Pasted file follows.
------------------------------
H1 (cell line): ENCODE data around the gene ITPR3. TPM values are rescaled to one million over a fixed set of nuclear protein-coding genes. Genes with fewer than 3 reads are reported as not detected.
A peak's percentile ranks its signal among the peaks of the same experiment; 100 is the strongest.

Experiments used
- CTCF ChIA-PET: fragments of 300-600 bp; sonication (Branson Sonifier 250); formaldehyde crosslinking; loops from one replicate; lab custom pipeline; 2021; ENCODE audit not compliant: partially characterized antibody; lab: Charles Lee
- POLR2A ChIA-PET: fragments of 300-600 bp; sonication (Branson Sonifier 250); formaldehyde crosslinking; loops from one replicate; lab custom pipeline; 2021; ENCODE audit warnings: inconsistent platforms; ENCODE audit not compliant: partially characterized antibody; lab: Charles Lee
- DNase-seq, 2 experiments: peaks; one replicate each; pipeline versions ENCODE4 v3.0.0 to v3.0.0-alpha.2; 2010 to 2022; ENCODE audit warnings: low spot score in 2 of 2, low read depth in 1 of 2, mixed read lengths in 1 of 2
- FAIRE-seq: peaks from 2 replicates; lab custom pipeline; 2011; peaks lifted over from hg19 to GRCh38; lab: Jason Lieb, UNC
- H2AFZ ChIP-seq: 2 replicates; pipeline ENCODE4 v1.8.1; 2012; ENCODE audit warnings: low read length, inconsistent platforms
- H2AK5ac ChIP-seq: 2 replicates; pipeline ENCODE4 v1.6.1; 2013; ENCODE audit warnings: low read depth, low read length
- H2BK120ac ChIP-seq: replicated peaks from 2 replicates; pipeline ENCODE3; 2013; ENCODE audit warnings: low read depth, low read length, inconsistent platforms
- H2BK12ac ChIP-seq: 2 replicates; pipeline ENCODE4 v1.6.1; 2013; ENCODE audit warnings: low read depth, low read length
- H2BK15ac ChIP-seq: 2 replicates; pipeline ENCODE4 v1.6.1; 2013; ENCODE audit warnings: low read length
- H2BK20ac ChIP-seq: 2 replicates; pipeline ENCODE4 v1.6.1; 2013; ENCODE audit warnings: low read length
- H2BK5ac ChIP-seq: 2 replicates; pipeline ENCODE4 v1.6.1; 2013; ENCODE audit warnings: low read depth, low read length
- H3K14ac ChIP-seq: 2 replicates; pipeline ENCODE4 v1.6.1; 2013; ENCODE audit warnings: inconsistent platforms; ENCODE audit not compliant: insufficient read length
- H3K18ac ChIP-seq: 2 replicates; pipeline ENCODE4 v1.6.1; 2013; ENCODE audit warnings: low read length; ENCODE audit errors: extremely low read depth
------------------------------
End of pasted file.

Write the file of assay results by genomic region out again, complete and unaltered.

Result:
H1 (cell line): ENCODE data around the gene ITPR3. TPM values are rescaled to one million over a fixed set of nuclear protein-coding genes. Genes with fewer than 3 reads are reported as not detected.
A peak's percentile ranks its signal among the peaks of the same experiment; 100 is the strongest.

Experiments used
- CTCF ChIA-PET: fragments of 300-600 bp; sonication (Branson Sonifier 250); formaldehyde crosslinking; loops from one replicate; lab custom pipeline; 2021; ENCODE audit not compliant: partially characterized antibody; lab: Charles Lee
- POLR2A ChIA-PET: fragments of 300-600 bp; sonication (Branson Sonifier 250); formaldehyde crosslinking; loops from one replicate; lab custom pipeline; 2021; ENCODE audit warnings: inconsistent platforms; ENCODE audit not compliant: partially characterized antibody; lab: Charles Lee
- DNase-seq, 2 experiments: peaks; one replicate each; pipeline versions ENCODE4 v3.0.0 to v3.0.0-alpha.2; 2010 to 2022; ENCODE audit warnings: low spot score in 2 of 2, low read depth in 1 of 2, mixed read lengths in 1 of 2
- FAIRE-seq: peaks from 2 replicates; lab custom pipeline; 2011; peaks lifted over from hg19 to GRCh38; lab: Jason Lieb, UNC
- H2AFZ ChIP-seq: 2 replicates; pipeline ENCODE4 v1.8.1; 2012; ENCODE audit warnings: low read length, inconsistent platforms
- H2AK5ac ChIP-seq: 2 replicates; pipeline ENCODE4 v1.6.1; 2013; ENCODE audit warnings: low read depth, low read length
- H2BK120ac ChIP-seq: replicated peaks from 2 replicates; pipeline ENCODE3; 2013; ENCODE audit warnings: low read depth, low read length, inconsistent platforms
- H2BK12ac ChIP-seq: 2 replicates; pipeline ENCODE4 v1.6.1; 2013; ENCODE audit warnings: low read depth, low read length
- H2BK15ac ChIP-seq: 2 replicates; pipeline ENCODE4 v1.6.1; 2013; ENCODE audit warnings: low read length
- H2BK20ac ChIP-seq: 2 replicates; pipeline ENCODE4 v1.6.1; 2013; ENCODE audit warnings: low read length
- H2BK5ac ChIP-seq: 2 replicates; pipeline ENCODE4 v1.6.1; 2013; ENCODE audit warnings: low read depth, low read length
- H3K14ac ChIP-seq: 2 replicates; pipeline ENCODE4 v1.6.1; 2013; ENCODE audit warnings: inconsistent platforms; ENCODE audit not compliant: insufficient read length
- H3K18ac ChIP-seq: 2 replicates; pipeline ENCODE4 v1.6.1; 2013; ENCODE audit warnings: low read length; ENCODE audit errors: extremely low read depth